Mission Gothic began as a one weight, all-caps typeface during Field Trip SF — a trip to San Francisco with the Lost Type designers. As a group, we spent hours wandering the streets of the Mission neighborhood, known for its hand-painted signs. One of the many photographs we took was of a small hanging sign in the storefront of an optician on Valencia Street:
Source: Instagram @TrevorBaum
At first it seemed like a traditional 20th-century gothic, but upon closer inspection, we noticed the lovely irregularities and knew this could only have been painted by a human hand. We kept walking.
When we got back to our house that day, we began sifting through our photographs from the day, and turning our favorites into digital letterforms. An early attempt of what would eventually become Mission Gothic:
Source: Instagram @TrevorBaum
After realizing the extent of the rich typographic influences behind what we saw in the Mission, and seeing the potential of the first few characters we drew, we decided to turn those letters into a typeface, and eventually an entire family. After thorough consideration, we decided it would be best to at least add a lowercase, and then we started experimenting with other weights. Many months later, we have arrived at a complete Mission Gothic. Five weights with italics, to put a substantial amount of typographic control in the hands of the designer.
The forms are inspired mainly by antique signage in San Francisco’s Mission District, which were heavily influenced by signpainting manuals from the early to mid 1900s. The shapes evoke a sense of nostalgia, without being cartoony or overtly retro in feel.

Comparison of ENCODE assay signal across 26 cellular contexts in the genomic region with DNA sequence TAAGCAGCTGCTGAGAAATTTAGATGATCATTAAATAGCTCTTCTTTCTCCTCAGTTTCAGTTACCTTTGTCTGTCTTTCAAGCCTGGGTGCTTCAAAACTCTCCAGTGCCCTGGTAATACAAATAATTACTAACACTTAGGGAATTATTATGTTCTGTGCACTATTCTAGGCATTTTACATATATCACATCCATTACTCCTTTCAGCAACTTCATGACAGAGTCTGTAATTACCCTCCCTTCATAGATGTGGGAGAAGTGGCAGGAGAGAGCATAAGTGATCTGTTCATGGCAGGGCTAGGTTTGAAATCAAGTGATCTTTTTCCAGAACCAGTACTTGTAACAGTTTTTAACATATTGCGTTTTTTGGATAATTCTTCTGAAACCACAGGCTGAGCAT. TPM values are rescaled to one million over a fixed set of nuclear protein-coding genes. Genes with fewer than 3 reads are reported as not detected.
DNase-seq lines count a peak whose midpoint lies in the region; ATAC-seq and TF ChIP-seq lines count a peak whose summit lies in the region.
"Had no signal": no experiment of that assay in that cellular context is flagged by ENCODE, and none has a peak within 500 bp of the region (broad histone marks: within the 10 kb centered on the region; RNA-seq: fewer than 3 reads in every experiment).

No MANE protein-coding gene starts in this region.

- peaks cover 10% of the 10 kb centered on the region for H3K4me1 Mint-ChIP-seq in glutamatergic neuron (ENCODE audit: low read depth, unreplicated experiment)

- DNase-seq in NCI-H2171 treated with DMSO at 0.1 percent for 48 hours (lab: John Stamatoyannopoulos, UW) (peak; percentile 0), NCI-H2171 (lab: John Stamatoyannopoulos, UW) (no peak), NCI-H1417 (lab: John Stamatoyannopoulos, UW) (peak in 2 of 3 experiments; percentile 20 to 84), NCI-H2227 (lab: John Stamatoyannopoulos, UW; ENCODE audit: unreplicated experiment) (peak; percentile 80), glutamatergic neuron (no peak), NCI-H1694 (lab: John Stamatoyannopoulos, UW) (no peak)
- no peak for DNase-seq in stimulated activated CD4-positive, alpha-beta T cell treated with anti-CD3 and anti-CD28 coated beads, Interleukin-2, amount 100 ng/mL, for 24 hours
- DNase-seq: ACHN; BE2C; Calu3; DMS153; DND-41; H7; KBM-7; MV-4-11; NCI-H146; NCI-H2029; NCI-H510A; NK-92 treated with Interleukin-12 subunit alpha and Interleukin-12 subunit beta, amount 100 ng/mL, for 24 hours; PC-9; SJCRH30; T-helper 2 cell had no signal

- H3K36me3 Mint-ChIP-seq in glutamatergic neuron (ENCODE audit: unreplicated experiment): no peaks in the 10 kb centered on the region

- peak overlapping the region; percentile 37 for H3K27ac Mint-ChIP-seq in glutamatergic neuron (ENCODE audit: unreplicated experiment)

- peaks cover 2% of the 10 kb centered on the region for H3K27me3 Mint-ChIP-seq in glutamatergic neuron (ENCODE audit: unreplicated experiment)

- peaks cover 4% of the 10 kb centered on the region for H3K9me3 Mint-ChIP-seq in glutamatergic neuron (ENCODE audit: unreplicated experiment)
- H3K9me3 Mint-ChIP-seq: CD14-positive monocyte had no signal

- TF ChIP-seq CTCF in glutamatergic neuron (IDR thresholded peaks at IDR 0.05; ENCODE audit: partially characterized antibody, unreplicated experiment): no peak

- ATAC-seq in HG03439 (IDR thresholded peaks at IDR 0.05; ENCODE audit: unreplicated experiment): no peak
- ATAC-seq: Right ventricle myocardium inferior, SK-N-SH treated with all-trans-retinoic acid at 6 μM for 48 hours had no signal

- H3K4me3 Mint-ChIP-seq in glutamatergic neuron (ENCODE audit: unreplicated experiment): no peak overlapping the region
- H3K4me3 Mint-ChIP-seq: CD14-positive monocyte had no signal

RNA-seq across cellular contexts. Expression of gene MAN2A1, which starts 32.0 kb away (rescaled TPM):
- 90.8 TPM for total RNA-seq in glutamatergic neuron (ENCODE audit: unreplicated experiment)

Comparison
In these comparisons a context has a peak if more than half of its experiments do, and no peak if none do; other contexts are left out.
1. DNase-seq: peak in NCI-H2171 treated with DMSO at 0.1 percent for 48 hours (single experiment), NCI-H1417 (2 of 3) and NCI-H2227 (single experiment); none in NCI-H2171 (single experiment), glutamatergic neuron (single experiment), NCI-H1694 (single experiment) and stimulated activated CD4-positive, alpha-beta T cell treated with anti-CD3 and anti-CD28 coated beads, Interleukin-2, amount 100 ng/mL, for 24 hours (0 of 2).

The first typeface that came out of the Mission Collection from Lost Type was Mission Script, a brush script style typeface with a friendly signpainter vibe. The question became how best to compliment a script typeface with a gothic. What remains the same, and what should change? We settled on putting the Mission Gothic italics on the same twelve degree incline that Mission Script falls upon, so that when paring the fonts, they effortlessly compliment one another.
Mission Gothic is a low contrast sans serif, and is built mostly for display text. While Mission Gothic can be set small, it is intended for sizes larger than fourteen point, in order to let the nuances of this typeface shine.
Source: Source: www.freeimageslive.co.uk
This looks to be a beautiful gallery show hosted by 126 year old type foundry Monotype, featuring specimens and artifacts from throughout the company’s history.
We’re very excited to watch this documentary which accompanies the wonderful Sign Painters book, released recently.
Designs by Erin Mulcahy.
What I really enjoy and appreciate about these designs by Carl Bernard for Norm Türzargen is the consistency and simplicity created by the typographic restraint and adherence to a well established grid. Each piece is very consistent in form and typographical hierarchy, and all work together as a strong and established informational system. By employing a strict grid, sans-serif typeface(s) and monotone images it is clear that there is a strong International Style influence. Furthermore, each piece does very well to communicate a lot by minimal means in a very functional and clear manner.